Multiple time frame analysis
allows you to take a top-down approach, so that you make a more informed trading decision. This approach gives you the flexibility of using more than one time-frame to establish long, medium and short-term trends. A wider time frame helps you to establish the longer-term trend and gain a bigger picture of the pair you wish to trade. The medium-term timeframe helps you determine the current market bias and filter out bad trades. You can then use the smallest timeframe to find good entry and exit points.
What is Multiple Time Frame Analysis?
Also called multi-time frame analysis, is a process of viewing price action
for a currency pair under different time frames to help establish the main trend, filter out bad trades, and establish ideal exit or entry points into the market. You can use any timeframes that have enough time difference to help you see the difference in price action. To ensure that there is enough time difference, you should use a ratio of 1:6 or 1:4 as you switch between different timeframes. For example, when trading the 1-hour time frame, start with the daily chart to establish the main trend, then zoom into the 4-hour chart to weed out the medium-term buy or sell bias and filter out bad trades, and then use the 1-hour timeframe to identify ideal entry and exit points.Here are some multiple time frame combinations based on the 1:6 and the 1:4 ratios that you can use when trading with CFI:
•Weekly, daily and 4-hour
•Daily, 4-hour and 1-hour
•4-hour, 1-hour, and 15-minute.
•4-hour, 30-minute, and 5-minute
•30-minute, 5-minute, and 1-minute
How Do You Identify the Best Time Frame to Trade?
This largely boils down to the amount of time you have available to trade and carry out analysis on charts in a day. If you have one or two hours to scan the market and make a trading decision, you can use the 4-hour chart to analyze the overall price movement, the 1-hour chart to filter the buy or sell bias, and the 30-minute chart for the entry or exit trigger.Let us look at weekly, daily and hourly charts.
The Weekly Chart
A weekly chart shows the high, low, open, and close price for a traded security every week. Each point on the line, bar or candle chart is a summary of price action for the entire week. That means a weekly chart can show price action on a security for a whole year only on 52 candles, bars or points on a line.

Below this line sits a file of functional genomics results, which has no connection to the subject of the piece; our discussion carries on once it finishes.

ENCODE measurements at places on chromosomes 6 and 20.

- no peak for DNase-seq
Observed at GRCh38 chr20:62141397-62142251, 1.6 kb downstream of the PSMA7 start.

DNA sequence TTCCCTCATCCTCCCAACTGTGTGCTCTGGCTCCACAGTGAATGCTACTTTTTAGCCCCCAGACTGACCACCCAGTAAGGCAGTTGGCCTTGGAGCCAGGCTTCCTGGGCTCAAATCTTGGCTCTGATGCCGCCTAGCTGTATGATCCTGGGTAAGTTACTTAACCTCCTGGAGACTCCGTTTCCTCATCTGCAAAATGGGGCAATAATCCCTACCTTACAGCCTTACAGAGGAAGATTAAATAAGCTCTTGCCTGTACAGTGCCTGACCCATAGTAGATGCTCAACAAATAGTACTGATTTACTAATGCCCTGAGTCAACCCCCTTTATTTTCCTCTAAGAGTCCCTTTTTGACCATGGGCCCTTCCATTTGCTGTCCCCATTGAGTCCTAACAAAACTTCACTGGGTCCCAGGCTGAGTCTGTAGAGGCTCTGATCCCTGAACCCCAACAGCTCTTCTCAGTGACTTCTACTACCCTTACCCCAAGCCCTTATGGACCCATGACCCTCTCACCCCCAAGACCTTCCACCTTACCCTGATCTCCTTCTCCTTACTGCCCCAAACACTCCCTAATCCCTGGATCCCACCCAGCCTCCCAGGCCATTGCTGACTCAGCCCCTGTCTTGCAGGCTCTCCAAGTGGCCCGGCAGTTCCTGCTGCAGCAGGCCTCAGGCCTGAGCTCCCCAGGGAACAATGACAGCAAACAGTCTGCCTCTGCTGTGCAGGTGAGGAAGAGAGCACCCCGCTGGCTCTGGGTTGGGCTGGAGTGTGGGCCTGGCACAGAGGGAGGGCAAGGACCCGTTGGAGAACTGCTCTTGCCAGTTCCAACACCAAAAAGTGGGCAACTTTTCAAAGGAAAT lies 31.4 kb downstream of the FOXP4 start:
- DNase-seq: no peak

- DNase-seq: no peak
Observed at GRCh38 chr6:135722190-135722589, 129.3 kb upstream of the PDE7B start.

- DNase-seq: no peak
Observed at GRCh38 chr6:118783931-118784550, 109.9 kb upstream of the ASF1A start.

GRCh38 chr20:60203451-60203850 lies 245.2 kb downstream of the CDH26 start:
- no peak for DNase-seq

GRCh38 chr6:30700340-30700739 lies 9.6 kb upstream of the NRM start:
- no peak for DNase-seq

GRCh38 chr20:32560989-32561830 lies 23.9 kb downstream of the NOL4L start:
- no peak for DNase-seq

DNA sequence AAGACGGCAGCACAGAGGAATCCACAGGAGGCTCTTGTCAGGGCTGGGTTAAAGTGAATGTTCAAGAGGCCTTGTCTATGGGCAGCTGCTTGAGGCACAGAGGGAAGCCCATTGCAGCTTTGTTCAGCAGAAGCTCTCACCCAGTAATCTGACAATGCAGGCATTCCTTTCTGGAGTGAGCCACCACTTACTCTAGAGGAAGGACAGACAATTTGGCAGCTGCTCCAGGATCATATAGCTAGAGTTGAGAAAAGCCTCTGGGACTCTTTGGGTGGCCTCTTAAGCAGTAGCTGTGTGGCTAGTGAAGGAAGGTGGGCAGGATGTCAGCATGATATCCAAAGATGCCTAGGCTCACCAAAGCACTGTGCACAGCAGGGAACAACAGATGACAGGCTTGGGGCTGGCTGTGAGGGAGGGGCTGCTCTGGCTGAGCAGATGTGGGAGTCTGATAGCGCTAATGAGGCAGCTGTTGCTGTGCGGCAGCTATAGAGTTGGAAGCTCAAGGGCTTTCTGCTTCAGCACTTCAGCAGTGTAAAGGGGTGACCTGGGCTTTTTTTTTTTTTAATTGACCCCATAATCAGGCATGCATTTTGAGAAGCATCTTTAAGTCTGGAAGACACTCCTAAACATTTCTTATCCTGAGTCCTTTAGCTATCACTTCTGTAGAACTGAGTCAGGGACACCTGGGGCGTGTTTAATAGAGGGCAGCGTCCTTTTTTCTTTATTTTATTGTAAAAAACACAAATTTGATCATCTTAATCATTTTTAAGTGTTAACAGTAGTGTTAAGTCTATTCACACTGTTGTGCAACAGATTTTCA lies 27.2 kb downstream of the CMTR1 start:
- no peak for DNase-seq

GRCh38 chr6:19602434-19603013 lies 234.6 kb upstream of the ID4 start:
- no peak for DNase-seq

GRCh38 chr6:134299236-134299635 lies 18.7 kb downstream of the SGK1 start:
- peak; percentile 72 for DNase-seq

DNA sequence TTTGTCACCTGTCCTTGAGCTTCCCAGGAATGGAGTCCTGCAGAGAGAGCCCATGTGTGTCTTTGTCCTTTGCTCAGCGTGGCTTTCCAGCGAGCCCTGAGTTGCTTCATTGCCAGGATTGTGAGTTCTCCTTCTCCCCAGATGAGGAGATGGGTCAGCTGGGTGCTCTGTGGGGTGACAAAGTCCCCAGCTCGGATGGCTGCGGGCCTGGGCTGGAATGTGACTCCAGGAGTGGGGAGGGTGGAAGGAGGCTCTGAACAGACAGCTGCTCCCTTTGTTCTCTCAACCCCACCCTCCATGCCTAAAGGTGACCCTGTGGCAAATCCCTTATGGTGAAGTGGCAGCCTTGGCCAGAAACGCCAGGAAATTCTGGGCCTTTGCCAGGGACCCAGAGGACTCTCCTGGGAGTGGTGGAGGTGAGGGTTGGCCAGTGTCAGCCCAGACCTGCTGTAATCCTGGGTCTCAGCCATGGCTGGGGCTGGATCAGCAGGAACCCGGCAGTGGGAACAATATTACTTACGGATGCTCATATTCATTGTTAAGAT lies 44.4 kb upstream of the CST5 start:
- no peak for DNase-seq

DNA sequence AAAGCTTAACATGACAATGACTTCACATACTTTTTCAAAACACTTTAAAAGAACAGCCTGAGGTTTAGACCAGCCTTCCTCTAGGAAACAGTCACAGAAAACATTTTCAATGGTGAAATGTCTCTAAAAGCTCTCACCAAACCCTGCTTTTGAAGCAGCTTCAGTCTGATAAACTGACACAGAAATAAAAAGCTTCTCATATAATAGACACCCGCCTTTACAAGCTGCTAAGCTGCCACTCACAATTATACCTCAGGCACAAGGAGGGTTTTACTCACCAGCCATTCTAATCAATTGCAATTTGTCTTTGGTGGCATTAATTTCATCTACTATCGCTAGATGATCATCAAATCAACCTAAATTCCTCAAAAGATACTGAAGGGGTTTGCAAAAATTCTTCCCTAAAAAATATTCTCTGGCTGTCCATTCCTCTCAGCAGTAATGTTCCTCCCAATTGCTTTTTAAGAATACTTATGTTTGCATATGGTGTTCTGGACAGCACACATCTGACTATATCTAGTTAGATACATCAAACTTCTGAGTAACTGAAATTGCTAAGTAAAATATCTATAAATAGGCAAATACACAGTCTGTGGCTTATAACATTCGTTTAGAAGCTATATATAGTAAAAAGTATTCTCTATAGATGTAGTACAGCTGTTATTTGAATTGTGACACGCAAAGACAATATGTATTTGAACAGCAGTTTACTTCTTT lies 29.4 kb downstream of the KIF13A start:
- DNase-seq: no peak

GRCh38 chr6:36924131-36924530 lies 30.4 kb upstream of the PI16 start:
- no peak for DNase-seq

•A weekly chart gives a broader perspective on a security's price trends over time than compared to both hourly and daily charts
•A weekly chart can summarize trends and patterns for a whole year in only 52 candles
•Forecasts from a weekly chart can last for a week, a month or several months
•A weekly chart is helpful for institutional traders and investors looking for longer-term trade opportunities
Uses of weekly charts
•To confirm price trends and signals: When used with daily charts, weekly charts help a trader to confirm price trends, as well as buy or sell signals. If indicators and trends on a daily chart are the same as the weekly chart, then the trader can enter a new position with confidence.
•Used by long-term investors: Weekly charts are commonly used by less active long-term investors to monitor price movements on the securities they have invested in. This enables them to view the longer-term trends or signals for potential changes in trends on their investment.
The Daily Chart
Daily charts are the most widely used time frames when carrying out multiple time frame analysis in the markets. Each candle or bar on a daily chart shows price action – the opening price, the closing price, the highs, and the lows – on a financial asset for an entire day of trading. It is commonly used by day traders to view different trading patterns that span multiple timeframes.
Uses of Daily Charts
•Daily charts are commonly used by intra-day traders to analyze trading patterns on multiple timeframes over several days.
•Daily charts are also used as a primary source of information for signals alerts that help identify profitable trading opportunities.
The Hourly Chart
An hourly chart shows price action on a currency pair or traded security every hour. Each candle or bar on the chart will show the highs, the lows, and the open/close price every hour.
Uses of an Hourly Chart
•An hourly chart is commonly used by day traders to identify ideal entry and exit points
Using the Weekly, the Daily and the Hourly Chart
Let’s say you want to use these three charts to carry out multiple time frame analysis before making your trading decisions. Here is how to move through the top-down process:
•Use the weekly chart to establish the main trend and get the big picture of the overall price action.
•Zoom to the daily chart to determine the current market bias and filter out bad trades.
•Zoom to the hourly chart to identify ideal entry or exit points in the market.
This is how multi-timeframe analysis works
. When you trade with CFI, you can use multiple timeframe analysis and filter out bad trades with MetaTrader 5
, and trade directly from the charts. Open your account with us now and start charting with multiple time frame analysis to spot ideal entry and exit points into the market.
CFDs are complex instruments and come with a high risk of losing money rapidly due to leverage. The vast majority of retail client accounts lose money when trading in CFDs. You should consider whether you understand how CFDs work and whether you can afford to take the high risk of losing your money.
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